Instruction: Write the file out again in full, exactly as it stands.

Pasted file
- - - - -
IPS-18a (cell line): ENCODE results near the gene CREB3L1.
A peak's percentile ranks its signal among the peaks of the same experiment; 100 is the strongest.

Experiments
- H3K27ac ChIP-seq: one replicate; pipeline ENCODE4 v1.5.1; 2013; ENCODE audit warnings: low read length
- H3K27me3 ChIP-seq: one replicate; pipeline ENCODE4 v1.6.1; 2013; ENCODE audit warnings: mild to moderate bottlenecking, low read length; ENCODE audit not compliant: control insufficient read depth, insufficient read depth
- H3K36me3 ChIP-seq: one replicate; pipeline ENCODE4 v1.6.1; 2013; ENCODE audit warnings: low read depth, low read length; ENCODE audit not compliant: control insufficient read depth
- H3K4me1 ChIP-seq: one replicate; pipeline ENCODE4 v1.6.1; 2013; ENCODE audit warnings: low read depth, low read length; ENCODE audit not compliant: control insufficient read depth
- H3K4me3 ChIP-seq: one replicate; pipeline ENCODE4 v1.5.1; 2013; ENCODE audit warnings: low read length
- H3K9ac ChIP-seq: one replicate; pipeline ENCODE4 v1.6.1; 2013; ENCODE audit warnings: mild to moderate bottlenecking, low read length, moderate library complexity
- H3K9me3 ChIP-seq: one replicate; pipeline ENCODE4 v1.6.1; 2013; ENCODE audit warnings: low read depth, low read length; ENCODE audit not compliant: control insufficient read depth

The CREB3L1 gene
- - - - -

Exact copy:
IPS-18a (cell line): ENCODE results near the gene CREB3L1.
A peak's percentile ranks its signal among the peaks of the same experiment; 100 is the strongest.

Experiments
- H3K27ac ChIP-seq: one replicate; pipeline ENCODE4 v1.5.1; 2013; ENCODE audit warnings: low read length
- H3K27me3 ChIP-seq: one replicate; pipeline ENCODE4 v1.6.1; 2013; ENCODE audit warnings: mild to moderate bottlenecking, low read length; ENCODE audit not compliant: control insufficient read depth, insufficient read depth
- H3K36me3 ChIP-seq: one replicate; pipeline ENCODE4 v1.6.1; 2013; ENCODE audit warnings: low read depth, low read length; ENCODE audit not compliant: control insufficient read depth
- H3K4me1 ChIP-seq: one replicate; pipeline ENCODE4 v1.6.1; 2013; ENCODE audit warnings: low read depth, low read length; ENCODE audit not compliant: control insufficient read depth
- H3K4me3 ChIP-seq: one replicate; pipeline ENCODE4 v1.5.1; 2013; ENCODE audit warnings: low read length
- H3K9ac ChIP-seq: one replicate; pipeline ENCODE4 v1.6.1; 2013; ENCODE audit warnings: mild to moderate bottlenecking, low read length, moderate library complexity
- H3K9me3 ChIP-seq: one replicate; pipeline ENCODE4 v1.6.1; 2013; ENCODE audit warnings: low read depth, low read length; ENCODE audit not compliant: control insufficient read depth

The CREB3L1 gene